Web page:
The rapid rise of automated technologies, ranging from self-driving cars to drones, has voters thinking it could lead to fewer jobs.

According to a new Morning Consult poll, a plurality of registered voters, 46 percent, think that the development of automated technologies would lead to job losses in the United States. Only 15 percent said it would have no change and 22 percent said it would create jobs.

Automated technologies have made headlines recently, with Amazon announcing its plans to divide up areas of the sky for the creation of a drone highway it could use to deliver packages, and several tech and car companies making long-term investments in self-driving cars.

Both technologies are still new, and still too restricted by regulations to have an immediate economic impact; still, voters of all ages, parties and levels of income are concerned.

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One demographic is atypically optimistic about the future of drones in America: federal employees. A plurality of government employees, 39 percent, responded that the evolution of automated tech would actually create more jobs. Thirty-three percent of government employees said to expect job losses.

Majorities of workers from other sectors said that the development of automated technologies would lead to job losses.

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When asked specifically about autonomous cars, large majorities of voters said they were concerned a spread of issues ranging from road safety, the safety of personal data recorded through GPS tracking, the issue of who would be to blame in an incident involving a self-driving car, and the broader issue of having autonomous and human operated cars on the roads at the same time.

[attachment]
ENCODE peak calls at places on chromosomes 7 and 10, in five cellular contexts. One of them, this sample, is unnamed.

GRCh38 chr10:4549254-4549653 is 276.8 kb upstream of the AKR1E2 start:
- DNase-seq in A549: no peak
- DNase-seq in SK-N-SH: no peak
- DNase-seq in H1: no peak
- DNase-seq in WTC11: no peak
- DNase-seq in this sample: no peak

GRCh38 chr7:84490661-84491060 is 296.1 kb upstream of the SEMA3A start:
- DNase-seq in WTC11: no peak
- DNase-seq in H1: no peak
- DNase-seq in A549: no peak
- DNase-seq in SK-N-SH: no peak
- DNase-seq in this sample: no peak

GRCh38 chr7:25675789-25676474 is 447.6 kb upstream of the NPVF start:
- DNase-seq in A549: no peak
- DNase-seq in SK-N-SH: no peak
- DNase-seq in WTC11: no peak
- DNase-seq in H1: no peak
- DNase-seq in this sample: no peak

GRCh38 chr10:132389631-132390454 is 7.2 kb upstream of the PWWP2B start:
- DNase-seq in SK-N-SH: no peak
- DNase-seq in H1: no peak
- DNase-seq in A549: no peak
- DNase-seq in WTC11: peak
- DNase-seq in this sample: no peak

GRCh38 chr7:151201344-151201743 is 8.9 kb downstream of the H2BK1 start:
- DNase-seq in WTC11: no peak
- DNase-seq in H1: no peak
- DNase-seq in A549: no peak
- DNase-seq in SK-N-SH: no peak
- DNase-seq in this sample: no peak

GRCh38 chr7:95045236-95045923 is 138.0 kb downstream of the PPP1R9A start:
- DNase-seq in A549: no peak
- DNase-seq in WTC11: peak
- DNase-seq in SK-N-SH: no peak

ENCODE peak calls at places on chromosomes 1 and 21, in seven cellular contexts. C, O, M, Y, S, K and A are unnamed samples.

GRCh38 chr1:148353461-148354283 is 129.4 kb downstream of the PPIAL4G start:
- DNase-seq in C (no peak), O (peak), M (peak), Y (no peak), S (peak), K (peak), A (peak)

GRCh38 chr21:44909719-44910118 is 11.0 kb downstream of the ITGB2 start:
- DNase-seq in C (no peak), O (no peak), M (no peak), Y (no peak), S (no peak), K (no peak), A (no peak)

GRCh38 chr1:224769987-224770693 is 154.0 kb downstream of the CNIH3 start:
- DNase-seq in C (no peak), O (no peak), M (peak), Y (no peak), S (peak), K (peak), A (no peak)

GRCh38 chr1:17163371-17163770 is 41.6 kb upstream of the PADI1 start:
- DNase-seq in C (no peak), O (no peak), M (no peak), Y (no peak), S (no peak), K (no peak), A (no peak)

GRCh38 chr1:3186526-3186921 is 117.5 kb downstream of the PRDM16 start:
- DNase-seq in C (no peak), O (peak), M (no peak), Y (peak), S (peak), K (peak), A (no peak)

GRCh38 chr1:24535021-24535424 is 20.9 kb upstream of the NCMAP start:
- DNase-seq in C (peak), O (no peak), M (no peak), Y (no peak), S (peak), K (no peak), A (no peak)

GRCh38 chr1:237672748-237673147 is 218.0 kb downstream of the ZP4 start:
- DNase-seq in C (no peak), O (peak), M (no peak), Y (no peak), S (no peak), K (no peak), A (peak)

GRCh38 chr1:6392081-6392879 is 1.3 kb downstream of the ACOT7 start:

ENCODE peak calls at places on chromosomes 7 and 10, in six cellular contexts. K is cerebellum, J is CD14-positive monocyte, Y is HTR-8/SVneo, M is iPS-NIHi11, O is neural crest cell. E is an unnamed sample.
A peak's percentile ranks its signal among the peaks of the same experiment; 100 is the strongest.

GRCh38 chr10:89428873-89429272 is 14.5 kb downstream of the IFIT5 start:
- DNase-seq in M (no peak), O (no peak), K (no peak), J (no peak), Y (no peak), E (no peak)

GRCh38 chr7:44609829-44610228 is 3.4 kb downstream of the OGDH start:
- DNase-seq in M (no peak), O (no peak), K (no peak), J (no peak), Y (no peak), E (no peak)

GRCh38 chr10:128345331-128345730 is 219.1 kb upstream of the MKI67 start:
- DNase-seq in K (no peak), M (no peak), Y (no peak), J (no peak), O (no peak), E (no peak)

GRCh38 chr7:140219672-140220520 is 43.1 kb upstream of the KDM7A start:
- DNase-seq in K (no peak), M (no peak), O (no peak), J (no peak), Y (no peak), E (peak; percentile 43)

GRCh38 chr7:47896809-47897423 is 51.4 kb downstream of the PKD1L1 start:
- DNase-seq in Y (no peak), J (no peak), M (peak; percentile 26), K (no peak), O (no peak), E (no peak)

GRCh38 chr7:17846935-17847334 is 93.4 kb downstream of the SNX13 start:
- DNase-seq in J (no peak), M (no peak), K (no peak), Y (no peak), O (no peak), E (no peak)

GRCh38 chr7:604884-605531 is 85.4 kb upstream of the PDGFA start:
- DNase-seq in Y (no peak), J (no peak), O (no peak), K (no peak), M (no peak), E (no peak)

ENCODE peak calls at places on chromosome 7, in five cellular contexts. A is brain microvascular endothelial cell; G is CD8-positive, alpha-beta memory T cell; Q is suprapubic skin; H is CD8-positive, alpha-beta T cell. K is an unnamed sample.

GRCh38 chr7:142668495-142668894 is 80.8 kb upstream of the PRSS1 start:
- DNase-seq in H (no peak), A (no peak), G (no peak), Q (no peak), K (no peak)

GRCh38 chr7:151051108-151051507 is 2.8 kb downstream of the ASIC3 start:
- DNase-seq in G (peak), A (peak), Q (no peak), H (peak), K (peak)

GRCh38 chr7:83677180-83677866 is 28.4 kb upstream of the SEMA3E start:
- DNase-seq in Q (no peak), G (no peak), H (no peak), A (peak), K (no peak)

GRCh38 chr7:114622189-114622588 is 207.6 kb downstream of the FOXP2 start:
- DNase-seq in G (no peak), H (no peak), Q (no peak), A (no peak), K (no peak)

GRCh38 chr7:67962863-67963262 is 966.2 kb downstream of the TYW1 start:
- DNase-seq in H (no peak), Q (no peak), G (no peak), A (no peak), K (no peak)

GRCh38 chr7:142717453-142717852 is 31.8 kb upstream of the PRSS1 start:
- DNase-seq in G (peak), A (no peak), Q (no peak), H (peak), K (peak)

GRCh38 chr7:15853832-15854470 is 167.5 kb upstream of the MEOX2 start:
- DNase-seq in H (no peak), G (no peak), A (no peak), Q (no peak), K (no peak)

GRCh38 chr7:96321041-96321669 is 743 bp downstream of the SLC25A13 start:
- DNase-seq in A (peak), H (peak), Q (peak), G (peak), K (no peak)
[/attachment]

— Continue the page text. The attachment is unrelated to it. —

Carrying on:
Eighty-four percent of registered voters responded that they were concerned about road safety, while 76 percent said they were concerned about their personal data’s security, 84 percent said they were concerned over liability issues in accidents, and 83 percent said that having both self-driving cars and human operated cars on the roads at the same time concerns them.

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While Google has been developing its self-driving cars for years in Silicon Valley, other players are also moving forward with self-driving projects. A partnership between the University of Michigan’s Transportation Research Institute, the Michigan Department of Transportation, and car companies such as Ford and Toyota came together to create M City—a fake town at the University of Michigan specifically designed to test out self-driving cars.

Just this week, a group of German automobile makers including Audi, BMW, and Daimler announced their purchase of Nokia’s HERE Maps, a move allowing the companies to offer features including autonomous driving in newer luxury models of their cars.

Currently, only Nevada, California, Michigan, Florida and the District of Columbia have formulated laws governing self-driving cars.

The poll surveyed a national sample of 1,979 registered voters from July 23 to July 27. Results from the full survey have a margin of error of plus or minus 2 percentage points.

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